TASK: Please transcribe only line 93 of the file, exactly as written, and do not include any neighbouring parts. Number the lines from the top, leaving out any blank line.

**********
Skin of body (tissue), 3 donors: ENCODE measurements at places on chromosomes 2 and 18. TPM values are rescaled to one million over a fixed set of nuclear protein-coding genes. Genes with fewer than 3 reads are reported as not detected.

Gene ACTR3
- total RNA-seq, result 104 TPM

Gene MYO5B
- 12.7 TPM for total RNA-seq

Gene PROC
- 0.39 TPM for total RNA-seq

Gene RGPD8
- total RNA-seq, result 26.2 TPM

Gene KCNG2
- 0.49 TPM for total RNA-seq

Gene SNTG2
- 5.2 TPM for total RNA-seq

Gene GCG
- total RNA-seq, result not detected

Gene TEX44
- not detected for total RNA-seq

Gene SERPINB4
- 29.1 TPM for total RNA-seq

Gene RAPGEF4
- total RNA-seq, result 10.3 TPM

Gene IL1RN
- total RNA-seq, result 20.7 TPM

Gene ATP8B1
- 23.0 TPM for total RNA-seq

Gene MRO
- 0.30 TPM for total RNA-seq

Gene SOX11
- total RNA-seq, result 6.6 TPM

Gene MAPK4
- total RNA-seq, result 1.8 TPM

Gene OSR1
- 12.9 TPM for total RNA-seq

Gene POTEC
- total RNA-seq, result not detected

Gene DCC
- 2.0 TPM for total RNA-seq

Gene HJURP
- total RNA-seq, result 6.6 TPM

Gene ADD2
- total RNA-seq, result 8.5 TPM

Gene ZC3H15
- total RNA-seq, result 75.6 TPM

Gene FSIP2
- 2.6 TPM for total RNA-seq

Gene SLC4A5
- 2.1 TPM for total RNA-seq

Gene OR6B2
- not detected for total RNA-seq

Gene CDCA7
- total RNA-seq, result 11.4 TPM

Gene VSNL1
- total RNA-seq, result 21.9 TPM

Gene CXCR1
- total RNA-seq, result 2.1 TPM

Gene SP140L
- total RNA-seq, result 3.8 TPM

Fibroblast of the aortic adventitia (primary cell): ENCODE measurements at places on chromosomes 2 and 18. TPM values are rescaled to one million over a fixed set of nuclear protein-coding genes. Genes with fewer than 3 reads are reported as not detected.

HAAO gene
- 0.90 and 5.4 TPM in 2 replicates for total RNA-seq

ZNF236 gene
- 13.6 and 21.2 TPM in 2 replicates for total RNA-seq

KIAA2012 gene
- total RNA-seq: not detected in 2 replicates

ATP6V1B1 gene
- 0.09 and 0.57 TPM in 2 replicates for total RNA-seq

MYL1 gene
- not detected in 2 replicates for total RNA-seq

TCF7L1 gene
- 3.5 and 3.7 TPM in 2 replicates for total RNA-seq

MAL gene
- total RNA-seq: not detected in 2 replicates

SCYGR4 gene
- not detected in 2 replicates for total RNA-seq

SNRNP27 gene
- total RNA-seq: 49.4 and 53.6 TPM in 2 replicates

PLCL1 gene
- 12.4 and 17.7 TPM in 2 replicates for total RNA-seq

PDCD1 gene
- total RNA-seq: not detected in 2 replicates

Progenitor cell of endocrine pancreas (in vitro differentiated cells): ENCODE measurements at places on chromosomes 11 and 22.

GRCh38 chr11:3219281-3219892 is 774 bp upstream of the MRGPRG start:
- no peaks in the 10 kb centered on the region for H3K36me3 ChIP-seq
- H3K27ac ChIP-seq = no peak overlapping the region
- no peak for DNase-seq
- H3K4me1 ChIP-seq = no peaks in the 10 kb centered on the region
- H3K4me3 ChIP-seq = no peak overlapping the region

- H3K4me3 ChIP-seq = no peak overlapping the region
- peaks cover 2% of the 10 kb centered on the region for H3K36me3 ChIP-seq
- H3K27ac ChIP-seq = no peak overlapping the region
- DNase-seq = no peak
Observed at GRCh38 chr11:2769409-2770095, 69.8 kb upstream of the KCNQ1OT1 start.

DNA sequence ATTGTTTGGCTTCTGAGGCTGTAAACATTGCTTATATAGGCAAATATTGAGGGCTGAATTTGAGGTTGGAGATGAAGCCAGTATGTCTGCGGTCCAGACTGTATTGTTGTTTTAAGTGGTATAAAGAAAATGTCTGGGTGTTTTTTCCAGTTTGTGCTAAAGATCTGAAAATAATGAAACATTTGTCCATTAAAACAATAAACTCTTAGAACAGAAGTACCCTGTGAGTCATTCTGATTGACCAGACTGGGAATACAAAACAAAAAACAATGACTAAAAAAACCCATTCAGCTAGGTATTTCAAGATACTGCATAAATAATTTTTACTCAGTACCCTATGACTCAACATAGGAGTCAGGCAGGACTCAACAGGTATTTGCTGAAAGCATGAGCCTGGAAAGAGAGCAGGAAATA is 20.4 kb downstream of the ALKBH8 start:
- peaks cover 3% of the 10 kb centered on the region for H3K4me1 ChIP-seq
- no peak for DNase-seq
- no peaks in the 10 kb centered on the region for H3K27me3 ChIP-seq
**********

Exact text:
DNA sequence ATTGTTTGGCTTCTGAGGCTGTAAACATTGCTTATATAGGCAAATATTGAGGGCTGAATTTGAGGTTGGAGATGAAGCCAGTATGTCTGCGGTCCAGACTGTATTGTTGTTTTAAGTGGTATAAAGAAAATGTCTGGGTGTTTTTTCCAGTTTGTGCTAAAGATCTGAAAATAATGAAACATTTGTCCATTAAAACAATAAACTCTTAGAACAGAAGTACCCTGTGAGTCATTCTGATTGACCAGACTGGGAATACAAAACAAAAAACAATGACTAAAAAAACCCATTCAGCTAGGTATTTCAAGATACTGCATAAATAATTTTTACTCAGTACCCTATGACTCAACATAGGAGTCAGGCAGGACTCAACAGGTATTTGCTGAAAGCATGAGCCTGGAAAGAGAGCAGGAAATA is 20.4 kb downstream of the ALKBH8 start: